Ever since the Panama Papers revelations, two schools of thought have dominated the Times of Malta online discussion board: the school of righteousness v the school of the economy trumps everything. As a person without any vested interest in the matter, I firmly believe that the truth has a habit of eventually surfacing.
What concerns me, however, is whether anyone has spared a thought for the compliance officers and anti-money laundering reporting officers working in the financial services sector. Both roles are mandatory by law and place the role holder in the awkward position of being paid by a licensed financial services firm, while owing reporting duties to the authorities. In other words, a compliance officer and/or money laundering reporting officer is expected to bite the hand that feeds it. A thankless job if ever there was one.
In the United States, whistleblowers may receive compensation for whistleblowing that leads to the conviction of the wrongdoer concerned. This is not intended as some award for valour. It is simply an acknowledgement that a whistleblower, or anyone who turns State evidence for that matter, is not likely to have good career prospects, after whistleblowing. Yet in a small country like Malta, with a tightly knit financial services community, blow the whistle they should.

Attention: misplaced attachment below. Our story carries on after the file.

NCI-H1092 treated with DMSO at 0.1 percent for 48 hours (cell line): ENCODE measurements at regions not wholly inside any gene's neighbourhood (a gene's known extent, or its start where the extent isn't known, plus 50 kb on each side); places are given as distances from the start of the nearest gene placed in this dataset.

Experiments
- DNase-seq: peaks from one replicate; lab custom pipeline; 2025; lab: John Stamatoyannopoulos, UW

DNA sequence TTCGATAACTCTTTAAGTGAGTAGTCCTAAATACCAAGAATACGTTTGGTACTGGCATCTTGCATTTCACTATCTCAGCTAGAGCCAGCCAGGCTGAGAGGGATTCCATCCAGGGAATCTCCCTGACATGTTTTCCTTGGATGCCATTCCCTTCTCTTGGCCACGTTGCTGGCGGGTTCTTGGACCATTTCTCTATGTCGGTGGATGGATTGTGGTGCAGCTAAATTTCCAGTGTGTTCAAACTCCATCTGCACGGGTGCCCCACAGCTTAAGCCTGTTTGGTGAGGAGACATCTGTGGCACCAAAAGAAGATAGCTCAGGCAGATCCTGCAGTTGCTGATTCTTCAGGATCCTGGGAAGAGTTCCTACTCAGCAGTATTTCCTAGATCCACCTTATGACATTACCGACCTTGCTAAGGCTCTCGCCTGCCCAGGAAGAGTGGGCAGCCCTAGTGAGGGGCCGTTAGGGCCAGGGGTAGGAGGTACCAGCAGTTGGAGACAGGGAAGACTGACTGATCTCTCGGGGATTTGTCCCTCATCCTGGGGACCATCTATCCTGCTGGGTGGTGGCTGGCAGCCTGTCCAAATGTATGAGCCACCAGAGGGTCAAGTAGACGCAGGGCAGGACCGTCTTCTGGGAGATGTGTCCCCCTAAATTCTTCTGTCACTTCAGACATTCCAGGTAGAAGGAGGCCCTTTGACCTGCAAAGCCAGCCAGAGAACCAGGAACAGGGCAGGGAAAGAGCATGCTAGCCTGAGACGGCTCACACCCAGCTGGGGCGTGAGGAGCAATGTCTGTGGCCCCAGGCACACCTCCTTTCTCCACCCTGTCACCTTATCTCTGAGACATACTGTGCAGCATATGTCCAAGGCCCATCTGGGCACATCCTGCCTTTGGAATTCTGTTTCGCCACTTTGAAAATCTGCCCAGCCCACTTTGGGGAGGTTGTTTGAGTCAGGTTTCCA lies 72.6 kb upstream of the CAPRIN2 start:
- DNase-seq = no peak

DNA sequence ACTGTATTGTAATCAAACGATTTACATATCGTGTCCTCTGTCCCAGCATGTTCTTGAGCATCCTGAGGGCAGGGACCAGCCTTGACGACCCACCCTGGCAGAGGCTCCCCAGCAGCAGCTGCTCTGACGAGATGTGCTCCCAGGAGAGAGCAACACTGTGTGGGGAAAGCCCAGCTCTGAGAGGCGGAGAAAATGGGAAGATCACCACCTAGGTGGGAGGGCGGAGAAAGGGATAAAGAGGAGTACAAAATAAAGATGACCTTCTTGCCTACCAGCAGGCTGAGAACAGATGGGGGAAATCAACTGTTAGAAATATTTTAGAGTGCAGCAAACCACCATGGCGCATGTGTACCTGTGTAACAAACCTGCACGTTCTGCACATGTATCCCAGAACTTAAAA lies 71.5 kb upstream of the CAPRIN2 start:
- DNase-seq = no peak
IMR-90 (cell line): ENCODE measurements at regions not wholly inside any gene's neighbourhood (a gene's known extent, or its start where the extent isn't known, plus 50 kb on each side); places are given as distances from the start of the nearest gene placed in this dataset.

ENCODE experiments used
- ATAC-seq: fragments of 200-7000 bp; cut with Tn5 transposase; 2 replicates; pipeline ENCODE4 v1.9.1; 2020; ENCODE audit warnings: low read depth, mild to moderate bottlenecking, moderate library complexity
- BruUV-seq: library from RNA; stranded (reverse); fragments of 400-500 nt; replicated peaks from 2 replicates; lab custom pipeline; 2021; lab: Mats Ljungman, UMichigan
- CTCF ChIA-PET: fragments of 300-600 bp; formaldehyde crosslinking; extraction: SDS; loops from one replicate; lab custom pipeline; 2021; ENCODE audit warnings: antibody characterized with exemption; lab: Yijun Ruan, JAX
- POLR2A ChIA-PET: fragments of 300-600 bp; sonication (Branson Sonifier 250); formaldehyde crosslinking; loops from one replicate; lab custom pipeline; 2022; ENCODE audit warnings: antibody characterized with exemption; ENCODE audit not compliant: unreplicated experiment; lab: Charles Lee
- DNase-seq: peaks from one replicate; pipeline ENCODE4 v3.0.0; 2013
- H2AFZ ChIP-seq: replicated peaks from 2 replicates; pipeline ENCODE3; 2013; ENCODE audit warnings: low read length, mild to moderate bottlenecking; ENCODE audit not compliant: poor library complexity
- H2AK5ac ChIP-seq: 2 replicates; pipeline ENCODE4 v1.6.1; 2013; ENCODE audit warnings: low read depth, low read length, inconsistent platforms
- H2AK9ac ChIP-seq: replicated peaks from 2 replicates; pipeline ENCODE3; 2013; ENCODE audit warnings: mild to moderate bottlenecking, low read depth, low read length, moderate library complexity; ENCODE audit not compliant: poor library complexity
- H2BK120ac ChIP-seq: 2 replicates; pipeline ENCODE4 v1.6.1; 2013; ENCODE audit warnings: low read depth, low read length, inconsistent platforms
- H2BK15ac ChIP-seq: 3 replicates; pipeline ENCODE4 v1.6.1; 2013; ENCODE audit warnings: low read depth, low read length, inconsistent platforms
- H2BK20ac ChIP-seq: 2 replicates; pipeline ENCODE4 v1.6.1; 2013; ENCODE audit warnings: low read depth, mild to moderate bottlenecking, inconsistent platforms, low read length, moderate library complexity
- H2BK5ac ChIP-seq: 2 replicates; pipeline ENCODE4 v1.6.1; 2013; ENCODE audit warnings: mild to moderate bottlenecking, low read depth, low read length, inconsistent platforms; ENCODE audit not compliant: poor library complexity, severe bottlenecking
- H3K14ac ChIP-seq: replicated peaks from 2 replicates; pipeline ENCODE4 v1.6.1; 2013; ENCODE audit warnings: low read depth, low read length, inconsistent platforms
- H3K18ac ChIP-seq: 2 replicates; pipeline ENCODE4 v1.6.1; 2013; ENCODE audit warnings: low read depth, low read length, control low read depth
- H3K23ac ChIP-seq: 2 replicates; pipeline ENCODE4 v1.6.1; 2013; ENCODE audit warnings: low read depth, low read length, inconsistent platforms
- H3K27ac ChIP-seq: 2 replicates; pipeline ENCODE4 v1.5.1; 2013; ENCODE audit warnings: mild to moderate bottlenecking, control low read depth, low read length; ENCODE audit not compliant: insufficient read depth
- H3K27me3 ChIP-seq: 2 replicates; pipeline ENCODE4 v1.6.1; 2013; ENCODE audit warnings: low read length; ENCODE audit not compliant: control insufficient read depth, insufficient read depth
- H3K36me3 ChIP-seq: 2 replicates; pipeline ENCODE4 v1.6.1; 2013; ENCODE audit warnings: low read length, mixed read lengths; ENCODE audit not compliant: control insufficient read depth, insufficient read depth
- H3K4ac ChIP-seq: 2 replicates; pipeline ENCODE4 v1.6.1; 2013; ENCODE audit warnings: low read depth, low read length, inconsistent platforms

To compound matters, Maltese employment law adopts a one-size-fits-all approach; that during the probationary period an employee may be dismissed without the employer having to give reasons, while allowing for a probationary period of up to one year.
In a common scenario, where sales people mis-sell a financial product, the compliance officer should report the breach to the authorities, while raising the matter with the firm’s management body. When the firm is highly profit driven, any rejection of a sales proposal or merely asking for further documentation is likely to trigger a war of attrition with two likely outcomes: ‘voluntary’ resignation or dismissal.
Surely, a compliance officer should not be expected to go through the rigmarole of suing for constructive dismissal? Surely, considering the potential for personal liability that a compliance officer carries, the role deserves better protection at law?
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